Bobby Despotovski: It’s in the crossroads to be honest. The A-League has obviously suffered because of COVID, which is evident. And obviously COVID is not a good thing to have happened to the world, but COVID-19 was the best thing for Australian football going into the future.

And why I’m thinking that is because we’re not going to be spending any more money on the 38- and 40-year-olds coming to Europe for their retirement funds here, we’re now going to invest in our kids here to start playing. Maybe in the short-term the league might suffer until these kids grow up to become footballers, but you’ll have a sustained program going forward for the long years ahead.

You can see with Australian football at the moment there’s a direction being taken towards alignment. Do you endorse this as the next step for Australian football?

Bobby Despotovski: Absolutely. We need a second division but who’s going to fund that?

People have to understand that you have a lot of regulations in the A-League. There is a collective bargaining agreement, which is a $72,000 minimum wage for the footballers and once you go into the second division, is that classified as a full-time professional? So, if you have a minimum squad of 23 its over $1.6 million. You tell me who has $1.6 million to pay their players in the second division? Or for that matter here in Perth.

We’re talking about our second division without our first division, the A-League, being sound. We [currently] don’t have a television deal [past July] and we’re talking about the second division being broadcast.

If you start the second division [in the next few years] it’s going to impact the A-League crowd wise. At the end of the day, you have to think about the longevity of the league. There’s no point in introducing a second league, because say South Melbourne, Sydney Croatia or Marconi Stallions want to go in there. We need to think about how its going to impact football around Australia.

Bobby Playing

Comparing the NSL era to now, are there major differences in terms of the standards at clubs?

Bobby Despotovski: The clubs are full-time, all of them are full-time, but playing wise it is not much different. When you look at it, the players that you used to have here now are your imports from overseas. Now you have a player like Diamanti whereas before we had Paul Trimboli. So, at the end of the day, you’re now paying for the quality and that in itself shows you where Australian football went.

What are some things you look back on fondly in your career as a player?

Bobby Despotovski: The whole lot. Especially when the clubs started and we were unknown and we would just have a good time. We could go and play football, have a couple of beers and go out and then jump on the flight back home. That’s what I look back on

I don’t remember many games and things like that, because that’s hazed. But you meet wonderful people along the journey and the friendships stay. And that’s the most important thing that you get out of the game.

What do you see as your greatest achievements in your time coaching at Perth Glory?

Bobby Despotovski: Putting the steps in for the club’s longevity and creating a right path for the girls. I could talk about a grand final or Sam Kerr, but even with that we only played a small part in Sam Kerr’s development.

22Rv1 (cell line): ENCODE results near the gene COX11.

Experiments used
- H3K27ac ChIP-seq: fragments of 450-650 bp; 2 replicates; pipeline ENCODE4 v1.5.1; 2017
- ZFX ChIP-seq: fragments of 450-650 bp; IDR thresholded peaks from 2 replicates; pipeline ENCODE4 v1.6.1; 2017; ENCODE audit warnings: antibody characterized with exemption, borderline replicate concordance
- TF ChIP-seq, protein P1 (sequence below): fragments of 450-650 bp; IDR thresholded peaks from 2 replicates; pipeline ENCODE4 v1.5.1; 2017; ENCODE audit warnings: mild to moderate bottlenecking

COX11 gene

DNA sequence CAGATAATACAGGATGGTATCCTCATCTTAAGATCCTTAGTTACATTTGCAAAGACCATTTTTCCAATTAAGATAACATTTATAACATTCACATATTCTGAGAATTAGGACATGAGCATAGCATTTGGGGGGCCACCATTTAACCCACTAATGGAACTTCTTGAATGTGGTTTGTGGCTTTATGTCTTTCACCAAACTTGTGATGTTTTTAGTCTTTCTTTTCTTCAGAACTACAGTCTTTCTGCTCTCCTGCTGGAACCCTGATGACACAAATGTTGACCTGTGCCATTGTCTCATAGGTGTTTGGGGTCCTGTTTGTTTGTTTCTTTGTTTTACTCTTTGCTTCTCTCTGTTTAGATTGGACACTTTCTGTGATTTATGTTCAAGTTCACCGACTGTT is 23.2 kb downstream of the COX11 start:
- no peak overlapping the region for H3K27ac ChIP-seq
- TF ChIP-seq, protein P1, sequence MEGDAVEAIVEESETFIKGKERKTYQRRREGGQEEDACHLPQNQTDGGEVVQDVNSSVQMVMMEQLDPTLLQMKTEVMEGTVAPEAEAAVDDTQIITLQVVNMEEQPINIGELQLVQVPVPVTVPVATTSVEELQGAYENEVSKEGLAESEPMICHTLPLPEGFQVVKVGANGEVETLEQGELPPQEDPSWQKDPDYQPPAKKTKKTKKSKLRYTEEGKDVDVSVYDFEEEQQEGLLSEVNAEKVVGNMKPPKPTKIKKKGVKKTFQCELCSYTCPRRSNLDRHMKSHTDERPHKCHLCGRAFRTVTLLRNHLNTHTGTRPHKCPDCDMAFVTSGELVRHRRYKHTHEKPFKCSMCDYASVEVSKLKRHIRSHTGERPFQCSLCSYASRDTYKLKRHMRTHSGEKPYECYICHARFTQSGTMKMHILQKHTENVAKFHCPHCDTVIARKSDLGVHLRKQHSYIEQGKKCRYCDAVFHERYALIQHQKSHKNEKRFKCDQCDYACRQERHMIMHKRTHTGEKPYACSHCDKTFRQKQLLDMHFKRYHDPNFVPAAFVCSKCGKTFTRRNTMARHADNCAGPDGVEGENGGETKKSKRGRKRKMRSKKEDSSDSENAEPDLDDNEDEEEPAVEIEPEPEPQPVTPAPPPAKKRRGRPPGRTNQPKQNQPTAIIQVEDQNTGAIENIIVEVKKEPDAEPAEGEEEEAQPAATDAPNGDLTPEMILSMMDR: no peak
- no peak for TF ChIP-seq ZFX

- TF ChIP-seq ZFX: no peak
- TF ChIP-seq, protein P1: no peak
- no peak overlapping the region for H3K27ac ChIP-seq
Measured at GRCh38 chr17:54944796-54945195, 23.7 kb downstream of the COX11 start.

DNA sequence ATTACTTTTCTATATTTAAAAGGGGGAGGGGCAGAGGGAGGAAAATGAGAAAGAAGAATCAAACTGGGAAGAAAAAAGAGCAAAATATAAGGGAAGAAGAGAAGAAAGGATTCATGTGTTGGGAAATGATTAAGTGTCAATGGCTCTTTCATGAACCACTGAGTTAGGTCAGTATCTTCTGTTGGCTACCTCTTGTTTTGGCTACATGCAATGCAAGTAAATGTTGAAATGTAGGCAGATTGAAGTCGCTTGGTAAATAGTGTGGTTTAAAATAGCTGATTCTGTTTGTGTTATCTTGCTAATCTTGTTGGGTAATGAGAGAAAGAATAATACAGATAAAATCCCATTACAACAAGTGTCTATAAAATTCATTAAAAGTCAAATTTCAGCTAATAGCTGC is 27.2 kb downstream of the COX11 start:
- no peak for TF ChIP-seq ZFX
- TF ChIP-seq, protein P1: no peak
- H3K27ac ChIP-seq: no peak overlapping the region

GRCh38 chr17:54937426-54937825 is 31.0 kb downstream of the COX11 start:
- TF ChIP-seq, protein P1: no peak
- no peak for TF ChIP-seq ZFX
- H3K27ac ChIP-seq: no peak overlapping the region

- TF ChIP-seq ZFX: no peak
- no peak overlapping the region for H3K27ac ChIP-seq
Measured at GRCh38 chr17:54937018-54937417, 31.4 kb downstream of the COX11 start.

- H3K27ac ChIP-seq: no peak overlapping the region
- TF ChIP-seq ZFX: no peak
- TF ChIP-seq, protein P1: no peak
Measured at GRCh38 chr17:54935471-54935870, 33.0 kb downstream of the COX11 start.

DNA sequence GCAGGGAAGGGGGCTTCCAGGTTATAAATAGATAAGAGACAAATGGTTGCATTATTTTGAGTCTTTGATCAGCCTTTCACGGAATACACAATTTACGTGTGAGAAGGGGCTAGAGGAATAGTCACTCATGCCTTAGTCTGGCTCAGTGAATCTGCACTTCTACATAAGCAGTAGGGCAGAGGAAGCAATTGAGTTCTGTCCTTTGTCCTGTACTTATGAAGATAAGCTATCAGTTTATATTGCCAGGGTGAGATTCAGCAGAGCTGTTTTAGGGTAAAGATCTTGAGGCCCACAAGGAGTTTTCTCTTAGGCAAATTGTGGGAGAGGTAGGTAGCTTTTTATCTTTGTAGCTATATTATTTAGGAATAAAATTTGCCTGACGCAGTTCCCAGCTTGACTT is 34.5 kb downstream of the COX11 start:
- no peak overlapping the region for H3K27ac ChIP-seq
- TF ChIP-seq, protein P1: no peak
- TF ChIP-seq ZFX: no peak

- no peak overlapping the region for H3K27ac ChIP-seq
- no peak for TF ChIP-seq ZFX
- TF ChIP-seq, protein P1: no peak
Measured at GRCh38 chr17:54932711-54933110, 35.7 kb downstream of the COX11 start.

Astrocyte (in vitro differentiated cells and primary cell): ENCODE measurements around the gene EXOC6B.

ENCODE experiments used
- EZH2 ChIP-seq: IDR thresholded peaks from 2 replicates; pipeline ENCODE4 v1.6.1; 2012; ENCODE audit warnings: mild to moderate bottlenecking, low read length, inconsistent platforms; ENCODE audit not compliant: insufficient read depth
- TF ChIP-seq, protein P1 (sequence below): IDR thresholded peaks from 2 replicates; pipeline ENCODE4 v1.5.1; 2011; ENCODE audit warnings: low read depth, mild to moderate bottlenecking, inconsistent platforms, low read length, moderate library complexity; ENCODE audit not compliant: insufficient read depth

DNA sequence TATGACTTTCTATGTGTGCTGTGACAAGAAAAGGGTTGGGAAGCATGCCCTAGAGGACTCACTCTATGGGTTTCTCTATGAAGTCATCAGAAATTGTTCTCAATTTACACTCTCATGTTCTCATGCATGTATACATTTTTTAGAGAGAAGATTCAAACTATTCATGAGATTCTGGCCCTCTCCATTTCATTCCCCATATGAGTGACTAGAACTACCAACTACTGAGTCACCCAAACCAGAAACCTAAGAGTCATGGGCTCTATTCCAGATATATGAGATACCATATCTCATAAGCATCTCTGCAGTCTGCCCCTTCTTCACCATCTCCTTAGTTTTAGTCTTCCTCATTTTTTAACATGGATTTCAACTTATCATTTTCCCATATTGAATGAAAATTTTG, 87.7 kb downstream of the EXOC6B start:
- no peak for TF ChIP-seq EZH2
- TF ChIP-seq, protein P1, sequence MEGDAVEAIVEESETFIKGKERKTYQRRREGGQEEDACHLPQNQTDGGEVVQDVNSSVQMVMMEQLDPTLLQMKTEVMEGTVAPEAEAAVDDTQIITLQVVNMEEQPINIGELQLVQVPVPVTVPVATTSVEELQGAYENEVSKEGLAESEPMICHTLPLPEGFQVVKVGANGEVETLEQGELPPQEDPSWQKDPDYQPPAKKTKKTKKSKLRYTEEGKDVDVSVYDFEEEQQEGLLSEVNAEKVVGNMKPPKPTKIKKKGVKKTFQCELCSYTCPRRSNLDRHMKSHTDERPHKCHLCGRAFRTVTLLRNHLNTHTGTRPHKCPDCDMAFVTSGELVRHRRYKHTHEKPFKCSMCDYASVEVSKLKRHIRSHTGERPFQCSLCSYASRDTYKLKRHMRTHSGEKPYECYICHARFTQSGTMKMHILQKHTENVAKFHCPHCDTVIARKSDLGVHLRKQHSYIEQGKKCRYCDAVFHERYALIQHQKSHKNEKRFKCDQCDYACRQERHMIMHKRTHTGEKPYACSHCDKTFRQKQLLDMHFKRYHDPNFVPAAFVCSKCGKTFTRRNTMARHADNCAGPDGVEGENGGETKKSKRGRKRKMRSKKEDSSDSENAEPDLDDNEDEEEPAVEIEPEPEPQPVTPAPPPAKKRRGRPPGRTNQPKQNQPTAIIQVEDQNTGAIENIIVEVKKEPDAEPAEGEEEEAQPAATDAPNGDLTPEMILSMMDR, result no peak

Probably about 5-6 years ago there were a couple of interviews that I gave when I was calling that if she started scoring a few more goals that she was going to be one of the best players in the world and everybody laughed at me. That was our target to teach Sam Kerr to start scoring a lot more goals and we changed her position from winger to striker.

Now people are taking the credit for her development which is fine, I don’t care about that. I’m just happy [to] see Sam Kerr doing what Sam Kerr does, because she’s a wonderful human being.

Glory Celebrating

What have been your own most significant learnings about Australian football in your many years of contribution to the sport here?

Bobby Despotovski: I quickly learned what Australian football is and what the character of an Australian footballer is. They were very fit, could run, tackle, hassle and could do all of that, but they were not technically sort of gifted. So, the technical abilities of the players were neglected and the physical attributes were prioritised. Which is fine, I don’t dispute that but somewhere along the line we lost that hardness.

This is where the 4-3-3 system came into play and the technical people from Holland came and disregarded everything that categorised an Australian footballer. They took that all away and focused on developing skills.

So, what I’ve been saying for the last ten years is that nothing categorises an Australian footballer now. An Australian footballer is in between being hard and being half-fit with a new skill level. That’s why we see a lot of Australian footballers coming back from Europe because they are not gifted technically and the physical attributes have been taken away from them.

Is it then a case of the development of Australia’s footballers being a microcosm for the sport’s wider struggle to find its identity?

Bobby Despotovski: Put it this way, from the old NSL, a majority of the players who went overseas played in the Premier League and they didn’t come back.